“We need to keep some of the adaptions and flexible working we have had during the pandemic. For too long disabled people, amongst others, have been told repeatedly that it is too expensive, too difficult, or not good for their company to allow people to work from home. Many were changed to home working overnight because of the pandemic and this should be retained for those who would benefit from it most. At this election, we need to elect disabled MSPs to get those voices and lived experience into the chamber. We need disabled people in every facet of public life and that should start with the Scottish Parliament leading by example. Mentoring and other schemes would be useful to give disabled people the confidence and opportunity to use their voices.”

Liberal Democrats spokesperson

“The employment gap between disabled and non-disabled people of working age is higher in Scotland than elsewhere in the UK. And the economic impact of Covid-19 is likely to be disproportionately high on disabled people in terms of redundancy and reduced hours. We will work with employers to encourage them to adopt flexible working arrangements which address the barriers to employment faced by disabled people. We will carry out pay audits of government, local government, and agencies to provide evidence on unfair disadvantage experienced by ethnic minority and disabled employees. We will make disabled people a priority group for access to the Young Person’s Guarantee. In terms of political representation, recent party President Sal Brinton - the first wheelchair-user to head a major UK political party - took forward a Leadership Programme which aims to increase the number of disabled, women, people from ethnic minorities and LGBT+ parliamentarians.”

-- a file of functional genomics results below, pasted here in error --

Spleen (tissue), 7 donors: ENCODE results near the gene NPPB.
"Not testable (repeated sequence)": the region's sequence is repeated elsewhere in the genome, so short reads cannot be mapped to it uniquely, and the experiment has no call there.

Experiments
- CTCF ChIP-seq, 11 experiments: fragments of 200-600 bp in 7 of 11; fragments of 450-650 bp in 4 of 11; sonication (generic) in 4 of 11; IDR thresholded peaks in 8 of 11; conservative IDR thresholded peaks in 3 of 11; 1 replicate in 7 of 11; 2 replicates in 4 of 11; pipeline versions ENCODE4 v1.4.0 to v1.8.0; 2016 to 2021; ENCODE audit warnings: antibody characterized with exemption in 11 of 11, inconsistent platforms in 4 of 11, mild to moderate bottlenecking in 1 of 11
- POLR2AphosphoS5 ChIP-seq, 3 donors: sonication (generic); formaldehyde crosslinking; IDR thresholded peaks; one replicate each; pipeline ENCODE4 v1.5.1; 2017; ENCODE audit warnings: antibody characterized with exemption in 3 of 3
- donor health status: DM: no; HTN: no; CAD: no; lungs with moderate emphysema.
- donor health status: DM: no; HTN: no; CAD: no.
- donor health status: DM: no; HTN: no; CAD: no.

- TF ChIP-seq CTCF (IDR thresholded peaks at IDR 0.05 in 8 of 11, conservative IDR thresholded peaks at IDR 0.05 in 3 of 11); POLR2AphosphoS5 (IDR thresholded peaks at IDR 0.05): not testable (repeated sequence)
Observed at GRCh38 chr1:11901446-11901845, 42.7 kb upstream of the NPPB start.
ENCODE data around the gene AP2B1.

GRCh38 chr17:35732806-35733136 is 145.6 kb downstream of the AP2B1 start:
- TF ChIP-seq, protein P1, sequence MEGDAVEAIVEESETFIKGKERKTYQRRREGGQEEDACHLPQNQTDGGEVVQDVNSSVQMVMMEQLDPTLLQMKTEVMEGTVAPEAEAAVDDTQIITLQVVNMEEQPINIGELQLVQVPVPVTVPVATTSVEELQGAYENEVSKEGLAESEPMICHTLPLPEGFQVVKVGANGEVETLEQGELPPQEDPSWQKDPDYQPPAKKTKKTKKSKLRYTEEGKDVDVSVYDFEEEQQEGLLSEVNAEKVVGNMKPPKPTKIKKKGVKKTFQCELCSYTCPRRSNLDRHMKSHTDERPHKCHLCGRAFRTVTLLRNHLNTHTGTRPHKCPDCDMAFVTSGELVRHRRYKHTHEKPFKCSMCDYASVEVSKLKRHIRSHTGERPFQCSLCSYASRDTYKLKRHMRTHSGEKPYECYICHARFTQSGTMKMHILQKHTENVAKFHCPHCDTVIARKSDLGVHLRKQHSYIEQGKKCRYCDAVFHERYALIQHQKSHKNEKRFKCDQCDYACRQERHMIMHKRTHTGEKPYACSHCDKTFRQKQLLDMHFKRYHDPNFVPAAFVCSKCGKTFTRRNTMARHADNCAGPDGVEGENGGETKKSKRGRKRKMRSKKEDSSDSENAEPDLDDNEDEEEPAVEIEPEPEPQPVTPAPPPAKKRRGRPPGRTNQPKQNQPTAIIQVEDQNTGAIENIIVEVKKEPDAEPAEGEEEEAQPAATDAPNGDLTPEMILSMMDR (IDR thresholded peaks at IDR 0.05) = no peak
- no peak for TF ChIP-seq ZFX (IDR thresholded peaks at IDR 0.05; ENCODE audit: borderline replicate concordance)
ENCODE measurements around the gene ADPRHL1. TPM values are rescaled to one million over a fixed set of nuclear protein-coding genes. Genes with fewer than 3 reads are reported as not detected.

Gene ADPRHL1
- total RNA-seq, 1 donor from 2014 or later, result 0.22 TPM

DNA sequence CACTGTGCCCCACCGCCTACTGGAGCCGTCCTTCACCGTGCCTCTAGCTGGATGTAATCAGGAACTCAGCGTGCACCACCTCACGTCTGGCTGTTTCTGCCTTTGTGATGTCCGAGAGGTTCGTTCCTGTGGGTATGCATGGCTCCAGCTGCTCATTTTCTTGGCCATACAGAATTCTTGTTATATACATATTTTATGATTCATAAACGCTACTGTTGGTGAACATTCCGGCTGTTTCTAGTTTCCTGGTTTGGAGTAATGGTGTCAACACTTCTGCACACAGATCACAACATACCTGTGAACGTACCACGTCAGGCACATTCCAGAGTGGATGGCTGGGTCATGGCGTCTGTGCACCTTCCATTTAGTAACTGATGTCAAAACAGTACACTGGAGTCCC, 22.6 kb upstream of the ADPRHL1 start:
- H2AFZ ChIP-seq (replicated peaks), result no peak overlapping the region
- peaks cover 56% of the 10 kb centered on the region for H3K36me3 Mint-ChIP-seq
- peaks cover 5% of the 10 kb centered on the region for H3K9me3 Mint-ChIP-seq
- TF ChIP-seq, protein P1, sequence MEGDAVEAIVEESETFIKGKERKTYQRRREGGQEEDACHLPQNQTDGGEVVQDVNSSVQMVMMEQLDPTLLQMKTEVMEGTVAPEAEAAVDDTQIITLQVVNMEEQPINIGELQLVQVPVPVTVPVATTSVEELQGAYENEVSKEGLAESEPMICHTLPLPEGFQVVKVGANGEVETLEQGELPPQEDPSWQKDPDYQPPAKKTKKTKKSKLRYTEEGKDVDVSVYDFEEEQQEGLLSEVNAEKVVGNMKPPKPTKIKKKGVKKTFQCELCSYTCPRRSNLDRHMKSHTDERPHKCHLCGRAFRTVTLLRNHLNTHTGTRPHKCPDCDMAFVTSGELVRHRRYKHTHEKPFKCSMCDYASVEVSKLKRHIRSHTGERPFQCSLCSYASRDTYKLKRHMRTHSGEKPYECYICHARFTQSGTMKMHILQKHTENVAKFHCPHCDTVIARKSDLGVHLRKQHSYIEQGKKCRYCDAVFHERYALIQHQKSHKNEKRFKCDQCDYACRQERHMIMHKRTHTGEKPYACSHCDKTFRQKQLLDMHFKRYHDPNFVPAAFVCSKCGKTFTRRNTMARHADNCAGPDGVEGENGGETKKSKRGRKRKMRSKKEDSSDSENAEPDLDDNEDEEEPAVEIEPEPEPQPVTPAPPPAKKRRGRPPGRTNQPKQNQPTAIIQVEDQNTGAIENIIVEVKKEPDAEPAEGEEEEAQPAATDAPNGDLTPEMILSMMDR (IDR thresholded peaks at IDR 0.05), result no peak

How can Scot Gov Improve transitions for children going into an adult and prevent them from being left behind?

Jeremy Balfour, Scottish Conservative candidate in the Lothian Region: